Dear Episode community,
Today, I have decided to educate those who don’t know or understand copyright laws in the most simplest way possible. It is absolutely vital to read this if you don’t know or understand completely copyright laws.
As a legal student, I feel like I can help other people in understanding law in different countries. I will list government websites and sources that contain information I have used for you to check out later. I will also be looking into Episode’s section of copyright (which can be found at the bottom of your page), and simplifying it the best I can.
If I make any mistakes AT ALL, please correct me and I will look further into it and remedy the mistake.
Part 1: USA’s Copyright laws
The basis of this law is the same as many other nation-states, with the exception to any minor differences.
Copyright protection only applies to a tangible media (exists in a physical form).
Copyright protection does not apply to any intangible media - this could be an idea, process, method, procedure, discovery, etc. (anything that cannot be touched or is not in a physical form).
Compilations and derivative works are only protected if they do not contain preexisting subject matter, and will only protect the media if materials haven’t been used unlawfully.
You do not have any exclusive right in preexisiting material if it has been submitted in your work - only materials you have contributed to your work can be protected.
Basically, as long as you don’t copy another person’s work, your tangible work can be protected under copyright and this can include art, poetry, music, novels, etc. Your work needs to be a result of some creative effort by you.
You can only use an authors work if it is in the public domain - the public domain is availability of materials without copyright restrictions. Works within the public domain are usually the medias with expired copyright protection - protection exceeds 70 years after death.
- a helpful tip: just assume every work is protected by copyright until you establish that it is not (you can do this by checking the date of its publication).
You can use works that are under “fair use”. Fair use are the copyrighted materials that allows you to use them without the permission from the author for the purposes of education, creativity, criticism or teaching.
How to find works under fair use
On Google, under the search bar, go to settings, then advanced search.
Once on the page, scroll down until you see this:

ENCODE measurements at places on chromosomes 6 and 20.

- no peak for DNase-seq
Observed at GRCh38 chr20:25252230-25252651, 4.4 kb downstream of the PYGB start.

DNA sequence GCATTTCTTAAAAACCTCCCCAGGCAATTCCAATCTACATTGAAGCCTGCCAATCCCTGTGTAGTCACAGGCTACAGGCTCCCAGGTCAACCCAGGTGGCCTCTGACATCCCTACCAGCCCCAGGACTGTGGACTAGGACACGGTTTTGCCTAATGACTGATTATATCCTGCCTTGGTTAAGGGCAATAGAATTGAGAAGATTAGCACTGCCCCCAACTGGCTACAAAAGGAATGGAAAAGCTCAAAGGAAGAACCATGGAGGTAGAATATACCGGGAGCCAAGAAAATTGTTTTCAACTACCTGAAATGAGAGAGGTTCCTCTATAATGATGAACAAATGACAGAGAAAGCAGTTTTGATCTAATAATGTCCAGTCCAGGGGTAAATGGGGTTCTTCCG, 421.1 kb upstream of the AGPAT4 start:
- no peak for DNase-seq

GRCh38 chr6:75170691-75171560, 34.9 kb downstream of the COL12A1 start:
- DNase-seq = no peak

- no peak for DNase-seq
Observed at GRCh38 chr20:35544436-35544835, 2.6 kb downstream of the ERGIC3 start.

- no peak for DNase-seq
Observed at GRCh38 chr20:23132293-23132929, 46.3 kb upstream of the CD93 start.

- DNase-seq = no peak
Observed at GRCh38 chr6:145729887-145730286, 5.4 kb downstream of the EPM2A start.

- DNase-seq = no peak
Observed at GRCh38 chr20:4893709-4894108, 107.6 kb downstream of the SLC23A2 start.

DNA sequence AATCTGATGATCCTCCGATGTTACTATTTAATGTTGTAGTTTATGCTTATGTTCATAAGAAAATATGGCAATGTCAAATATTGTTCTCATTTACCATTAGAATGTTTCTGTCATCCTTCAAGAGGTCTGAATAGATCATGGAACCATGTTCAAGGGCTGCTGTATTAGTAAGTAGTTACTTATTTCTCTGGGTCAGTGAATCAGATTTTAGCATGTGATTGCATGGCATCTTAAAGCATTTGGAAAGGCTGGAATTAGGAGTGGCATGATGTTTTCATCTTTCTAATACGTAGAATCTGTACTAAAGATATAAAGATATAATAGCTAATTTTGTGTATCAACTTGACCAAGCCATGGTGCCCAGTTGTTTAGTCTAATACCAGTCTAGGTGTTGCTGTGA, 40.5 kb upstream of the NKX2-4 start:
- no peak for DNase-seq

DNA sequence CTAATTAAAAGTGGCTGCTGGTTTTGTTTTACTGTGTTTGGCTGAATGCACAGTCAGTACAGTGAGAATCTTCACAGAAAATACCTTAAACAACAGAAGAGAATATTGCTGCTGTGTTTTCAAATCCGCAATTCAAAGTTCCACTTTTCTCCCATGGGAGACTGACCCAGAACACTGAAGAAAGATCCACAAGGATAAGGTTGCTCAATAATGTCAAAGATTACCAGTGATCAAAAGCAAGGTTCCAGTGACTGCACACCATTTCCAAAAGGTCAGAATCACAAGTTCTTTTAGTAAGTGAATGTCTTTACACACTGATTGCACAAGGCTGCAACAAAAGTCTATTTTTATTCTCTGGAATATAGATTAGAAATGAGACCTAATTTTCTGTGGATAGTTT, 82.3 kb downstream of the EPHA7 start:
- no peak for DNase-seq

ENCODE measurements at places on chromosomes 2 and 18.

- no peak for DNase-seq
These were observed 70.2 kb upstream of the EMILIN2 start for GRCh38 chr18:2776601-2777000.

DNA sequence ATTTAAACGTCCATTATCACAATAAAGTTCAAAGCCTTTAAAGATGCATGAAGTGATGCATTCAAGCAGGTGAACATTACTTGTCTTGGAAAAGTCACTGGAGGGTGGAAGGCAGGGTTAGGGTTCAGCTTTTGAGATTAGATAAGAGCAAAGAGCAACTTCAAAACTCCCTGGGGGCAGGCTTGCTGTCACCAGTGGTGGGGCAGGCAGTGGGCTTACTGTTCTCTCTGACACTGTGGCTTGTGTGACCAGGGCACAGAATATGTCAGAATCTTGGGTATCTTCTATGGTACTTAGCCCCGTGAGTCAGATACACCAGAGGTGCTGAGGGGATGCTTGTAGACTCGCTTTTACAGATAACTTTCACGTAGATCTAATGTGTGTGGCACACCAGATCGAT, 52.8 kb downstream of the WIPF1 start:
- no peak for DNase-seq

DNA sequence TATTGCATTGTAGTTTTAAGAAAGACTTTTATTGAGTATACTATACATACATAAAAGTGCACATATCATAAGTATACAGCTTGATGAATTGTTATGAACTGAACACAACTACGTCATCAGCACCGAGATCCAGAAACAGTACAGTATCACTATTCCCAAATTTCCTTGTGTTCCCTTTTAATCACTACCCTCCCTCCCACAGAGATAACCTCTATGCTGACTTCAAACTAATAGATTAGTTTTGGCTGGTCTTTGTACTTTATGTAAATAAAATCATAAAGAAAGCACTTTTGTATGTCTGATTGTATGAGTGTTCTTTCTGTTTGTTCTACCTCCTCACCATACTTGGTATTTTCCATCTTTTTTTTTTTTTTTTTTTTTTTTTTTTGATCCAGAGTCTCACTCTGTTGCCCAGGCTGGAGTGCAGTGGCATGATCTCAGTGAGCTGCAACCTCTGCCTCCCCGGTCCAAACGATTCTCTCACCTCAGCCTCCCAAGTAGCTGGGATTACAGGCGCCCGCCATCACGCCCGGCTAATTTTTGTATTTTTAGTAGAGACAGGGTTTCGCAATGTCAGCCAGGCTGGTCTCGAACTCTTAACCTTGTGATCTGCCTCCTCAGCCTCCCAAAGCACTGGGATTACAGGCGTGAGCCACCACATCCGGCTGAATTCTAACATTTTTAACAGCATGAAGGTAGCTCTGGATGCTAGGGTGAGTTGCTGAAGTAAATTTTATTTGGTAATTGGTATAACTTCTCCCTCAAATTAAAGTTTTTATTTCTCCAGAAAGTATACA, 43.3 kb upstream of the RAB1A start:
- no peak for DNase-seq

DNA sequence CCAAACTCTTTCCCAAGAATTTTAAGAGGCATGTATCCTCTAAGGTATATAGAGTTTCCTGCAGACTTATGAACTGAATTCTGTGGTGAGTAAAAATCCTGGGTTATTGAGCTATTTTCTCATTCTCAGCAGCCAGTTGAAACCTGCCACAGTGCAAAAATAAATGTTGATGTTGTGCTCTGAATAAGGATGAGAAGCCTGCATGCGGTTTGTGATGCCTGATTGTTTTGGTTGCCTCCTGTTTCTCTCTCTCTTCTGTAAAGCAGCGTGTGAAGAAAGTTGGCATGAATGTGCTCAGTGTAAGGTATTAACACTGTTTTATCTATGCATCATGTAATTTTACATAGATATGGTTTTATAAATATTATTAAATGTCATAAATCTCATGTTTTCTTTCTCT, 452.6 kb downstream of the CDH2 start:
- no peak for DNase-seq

Click the drop down button, and you’ll find fair use. Make sure to press “advanced search” to save it.
- If someone violates the rights of a copyright owner, the owner can go to court for:
- a court order to prevent future violations
- or award attorney fees
Part 2: UK’s copyright laws
Just to note: copyright is the same, however there may be small differences in the law depending on the nation-state.
- Both US and UK copyright laws are overly similar, I will make a few small points regarding UK law that is different from US.
- UK offers the provision “fair dealing”, which simply determines whether the use of copyright material is lawful.
In Episode’s copyright page, they talk about the procedures to rectify the situation if you believe someone has used your work unlawfully or if you believe that your work is not infringing (after receiving a notice of infringement) or has permission by the author (after infringement notice).
It is very important that you read that page in full if it is applicable to you (and even for a fun read ) - it isn’t super long and it’s easy to understand! If you have any questions about that, file a support ticket and the support team will get back to you.
The link to the copyright section is here.
The terms of service can be found here.
I will also link a few threads that talk about the terms of service for those that have more questions (that may correlate with terms of service) and are confused. The terms of service isn’t the point of this thread, and is simply here for reference.
Final note: The purpose of this thread is to spread the IMPORTANCE of knowing and understanding copyright laws. It is applicable anywhere and everywhere, not just on the Episode platform. If you work in journalism, this law is important to know your own rights and your responsibility to respect other people’s rights.
Copyright laws are important when you’re in school - plagiarism isn’t tolerated as it infringes copyright. If you’re a student who has infringed on copyright, you may be susceptible to failing that assessment, as well as the expulsion from your course or university.
Artists have copyright protection, and there have been many instances where people’s work have been completely stolen and republished as the offender’s own work.
It is serious and isn’t a joke (just like any rational law).
If you have any questions, don’t be afraid to ask.
Thank you for readinggg!
EDIT: Take advantage of websites like Pixabay when looking for backgrounds or overlays! They offer some images free for commercial use. If an artist requires credit, give them credit. It isn’t hard. Read through their terms of service and ensure you are giving proper credit.